What combination of player results does RDK1 need to be in the money (70% first or 30% second place, a tie for first divides the money and there is no second, a tie for second with one first divides the second place money), and what is the chance that such an outcome will occur? That is the topic for the next analysis.

Saturday, January 23, 2010

Cartoon about taxes by Rube Goldberg

This cartoon is on display at the Brandywine River Museum. Rube Goldberg's cartoon on taxes is probably still as relevant today as it was when he drew it.

I would like to say I don't mind paying taxes, but I would be lying. I do try to realize that a certain level are necessary to run the government and to provide services for those who may need it. Still sometimes feels like a wack on the head.

More information about Rube Goldberg is in the picture of the description.

Wednesday, January 20, 2010

Cajuns in PA? GEAUKRT license plate.

I do love a clever personalized license plate, and if you can throw in a Louisiana Cajun reference while referring to your Mini as a go cart, more power to you. This GEAUKRT PA license plate embodies the best spirit of license plate personalization.

Tuesday, January 19, 2010

What military aircraft are you? Quiz.

Have you always wanted to know which type of military aircraft best exemplifies you and your personality. This military aircraft personality quiz can provide you with that answer.

As a bonus the quiz comes with questions for which you will not like any answer. Those are the best type of these silly quizzes.

(via The Presurfer)

Thursday, January 14, 2010

University of Delaware auctions off former Chrysler plant assets - robot arm anyone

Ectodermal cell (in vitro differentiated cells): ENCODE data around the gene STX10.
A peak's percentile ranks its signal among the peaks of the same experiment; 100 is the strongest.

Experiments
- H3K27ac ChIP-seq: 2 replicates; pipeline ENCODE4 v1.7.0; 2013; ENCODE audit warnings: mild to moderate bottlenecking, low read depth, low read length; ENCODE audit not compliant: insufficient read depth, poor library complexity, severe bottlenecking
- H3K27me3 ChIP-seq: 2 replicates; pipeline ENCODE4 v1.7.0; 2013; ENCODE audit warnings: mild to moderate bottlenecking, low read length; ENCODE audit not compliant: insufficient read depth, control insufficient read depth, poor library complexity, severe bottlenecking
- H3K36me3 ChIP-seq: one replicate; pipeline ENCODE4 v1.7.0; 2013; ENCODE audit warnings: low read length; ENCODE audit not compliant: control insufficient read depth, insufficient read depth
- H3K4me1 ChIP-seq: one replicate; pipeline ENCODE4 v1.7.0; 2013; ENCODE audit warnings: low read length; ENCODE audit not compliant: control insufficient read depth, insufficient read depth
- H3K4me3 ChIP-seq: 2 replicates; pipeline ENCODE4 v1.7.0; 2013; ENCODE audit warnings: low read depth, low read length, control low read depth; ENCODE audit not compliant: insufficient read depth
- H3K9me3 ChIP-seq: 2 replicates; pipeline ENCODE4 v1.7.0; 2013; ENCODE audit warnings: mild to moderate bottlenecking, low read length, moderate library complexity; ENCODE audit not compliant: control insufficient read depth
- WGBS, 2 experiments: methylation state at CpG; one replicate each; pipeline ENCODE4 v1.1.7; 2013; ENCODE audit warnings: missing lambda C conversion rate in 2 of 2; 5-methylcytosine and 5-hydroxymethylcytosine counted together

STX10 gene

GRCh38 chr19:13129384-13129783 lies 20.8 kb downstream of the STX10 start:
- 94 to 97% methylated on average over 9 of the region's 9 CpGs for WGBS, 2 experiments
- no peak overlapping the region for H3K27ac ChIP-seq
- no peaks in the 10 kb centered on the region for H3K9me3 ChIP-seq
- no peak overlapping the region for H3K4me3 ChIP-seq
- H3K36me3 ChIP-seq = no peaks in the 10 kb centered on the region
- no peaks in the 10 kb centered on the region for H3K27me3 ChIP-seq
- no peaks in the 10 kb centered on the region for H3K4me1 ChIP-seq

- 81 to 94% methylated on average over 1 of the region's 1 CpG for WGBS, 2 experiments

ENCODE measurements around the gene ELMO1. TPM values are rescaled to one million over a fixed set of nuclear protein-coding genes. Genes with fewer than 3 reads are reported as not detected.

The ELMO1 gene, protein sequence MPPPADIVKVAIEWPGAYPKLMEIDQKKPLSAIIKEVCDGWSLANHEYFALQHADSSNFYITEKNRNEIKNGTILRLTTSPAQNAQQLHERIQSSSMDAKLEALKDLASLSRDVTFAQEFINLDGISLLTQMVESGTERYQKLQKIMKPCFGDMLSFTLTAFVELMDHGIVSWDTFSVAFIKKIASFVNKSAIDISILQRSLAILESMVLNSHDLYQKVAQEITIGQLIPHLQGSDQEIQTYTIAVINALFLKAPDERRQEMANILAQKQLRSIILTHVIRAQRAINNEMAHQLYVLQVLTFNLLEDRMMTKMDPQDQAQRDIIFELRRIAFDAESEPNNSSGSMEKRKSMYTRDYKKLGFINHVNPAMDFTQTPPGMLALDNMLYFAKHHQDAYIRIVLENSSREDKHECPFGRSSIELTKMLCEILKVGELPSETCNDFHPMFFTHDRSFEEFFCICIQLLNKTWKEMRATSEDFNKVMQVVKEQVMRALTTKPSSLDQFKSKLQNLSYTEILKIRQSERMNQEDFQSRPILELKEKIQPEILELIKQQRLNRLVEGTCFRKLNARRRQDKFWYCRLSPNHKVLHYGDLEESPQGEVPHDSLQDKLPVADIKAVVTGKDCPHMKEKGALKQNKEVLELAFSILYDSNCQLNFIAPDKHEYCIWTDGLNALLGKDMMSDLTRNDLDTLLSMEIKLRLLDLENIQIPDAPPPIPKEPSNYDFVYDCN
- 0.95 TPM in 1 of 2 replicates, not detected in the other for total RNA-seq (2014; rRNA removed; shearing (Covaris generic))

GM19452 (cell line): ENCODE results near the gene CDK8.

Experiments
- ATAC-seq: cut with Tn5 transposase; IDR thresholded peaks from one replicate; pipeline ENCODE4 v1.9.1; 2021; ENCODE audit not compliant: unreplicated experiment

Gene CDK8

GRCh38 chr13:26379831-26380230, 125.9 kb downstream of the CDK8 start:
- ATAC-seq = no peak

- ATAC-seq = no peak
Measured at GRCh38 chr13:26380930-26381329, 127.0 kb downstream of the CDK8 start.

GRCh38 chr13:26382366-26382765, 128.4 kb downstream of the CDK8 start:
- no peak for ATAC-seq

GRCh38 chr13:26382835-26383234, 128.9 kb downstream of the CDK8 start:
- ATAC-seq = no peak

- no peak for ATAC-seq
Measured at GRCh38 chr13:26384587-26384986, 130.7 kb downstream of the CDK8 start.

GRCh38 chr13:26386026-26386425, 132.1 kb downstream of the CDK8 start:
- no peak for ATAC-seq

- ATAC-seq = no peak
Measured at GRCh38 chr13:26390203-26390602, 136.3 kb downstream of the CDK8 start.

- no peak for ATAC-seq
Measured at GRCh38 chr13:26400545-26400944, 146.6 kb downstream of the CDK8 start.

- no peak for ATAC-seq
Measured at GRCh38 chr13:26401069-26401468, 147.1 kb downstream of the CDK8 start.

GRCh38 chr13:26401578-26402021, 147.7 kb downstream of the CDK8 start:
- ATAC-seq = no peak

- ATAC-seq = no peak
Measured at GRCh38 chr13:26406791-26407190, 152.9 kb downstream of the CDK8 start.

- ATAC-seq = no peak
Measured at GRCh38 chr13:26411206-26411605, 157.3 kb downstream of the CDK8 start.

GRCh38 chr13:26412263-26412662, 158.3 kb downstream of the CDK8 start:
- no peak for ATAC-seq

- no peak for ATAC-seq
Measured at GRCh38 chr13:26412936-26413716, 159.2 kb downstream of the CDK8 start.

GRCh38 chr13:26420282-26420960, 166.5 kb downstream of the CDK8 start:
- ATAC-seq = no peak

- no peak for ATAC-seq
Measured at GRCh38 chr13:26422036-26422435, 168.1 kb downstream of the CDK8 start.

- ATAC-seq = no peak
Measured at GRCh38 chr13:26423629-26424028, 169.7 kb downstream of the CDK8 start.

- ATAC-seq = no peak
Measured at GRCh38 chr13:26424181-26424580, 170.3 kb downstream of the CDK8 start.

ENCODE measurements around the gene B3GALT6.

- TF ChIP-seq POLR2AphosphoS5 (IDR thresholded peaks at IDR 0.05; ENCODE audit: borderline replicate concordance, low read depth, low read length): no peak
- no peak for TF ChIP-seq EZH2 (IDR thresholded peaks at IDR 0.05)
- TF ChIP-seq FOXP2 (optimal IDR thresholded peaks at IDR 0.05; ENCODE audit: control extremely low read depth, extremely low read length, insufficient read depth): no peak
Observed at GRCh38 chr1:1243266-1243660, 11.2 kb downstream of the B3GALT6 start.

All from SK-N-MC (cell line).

For the discerning mad scientist: the list of items up for auction by the University of Delaware from the former Chrysler plant in Newark, Delaware. The university is holding an auction Feb 25 and can be inspected Feb 22-24. The university bought the plant after it closed, and apparently got the contents as well. The coolest items are probably the 6 axis robot arms, some still in line along assembly lines. There appears to be all kinds of milling equipment as well as other mysterious devices of unsure provenance. I am sure a machine expert would be able to make sense of all of it. The place is acres large, so I bet there are plenty of robot arms to go around.

Oh to be an independently wealthy mad scientist with a large laboratory, perhaps under an extinct volcano, for this stuff.

Anybody want a robot arms?

Assembly lines?

Some forklifts and cushman carts?

Various mysterious pieces of equipment (the bottom one is a lathe, I think)?

I need some blueprint/map drawers.

These vacuums and sweepers would make house cleaning go fast!

Any financial backers out there want to go halfsies? By halfsies I mean that you get to pay for the robot arms and I get to play with the robot arms.

Playoff Fantasy football arises again